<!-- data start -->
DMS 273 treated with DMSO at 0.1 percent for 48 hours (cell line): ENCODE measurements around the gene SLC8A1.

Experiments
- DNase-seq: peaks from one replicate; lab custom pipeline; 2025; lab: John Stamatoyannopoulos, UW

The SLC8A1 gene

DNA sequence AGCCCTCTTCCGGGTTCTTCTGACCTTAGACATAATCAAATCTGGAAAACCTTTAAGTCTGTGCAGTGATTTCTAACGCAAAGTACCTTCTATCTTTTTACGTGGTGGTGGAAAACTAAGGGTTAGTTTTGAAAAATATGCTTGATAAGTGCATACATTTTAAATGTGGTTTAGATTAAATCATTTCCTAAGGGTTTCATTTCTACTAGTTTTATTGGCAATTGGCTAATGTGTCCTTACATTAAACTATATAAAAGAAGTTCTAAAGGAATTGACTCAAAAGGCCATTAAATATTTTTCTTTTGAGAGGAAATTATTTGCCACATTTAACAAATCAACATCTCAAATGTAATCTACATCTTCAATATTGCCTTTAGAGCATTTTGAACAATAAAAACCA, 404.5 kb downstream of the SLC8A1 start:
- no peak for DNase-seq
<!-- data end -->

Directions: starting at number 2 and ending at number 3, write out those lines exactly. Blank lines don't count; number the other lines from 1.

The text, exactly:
Experiments
- DNase-seq: peaks from one replicate; lab custom pipeline; 2025; lab: John Stamatoyannopoulos, UW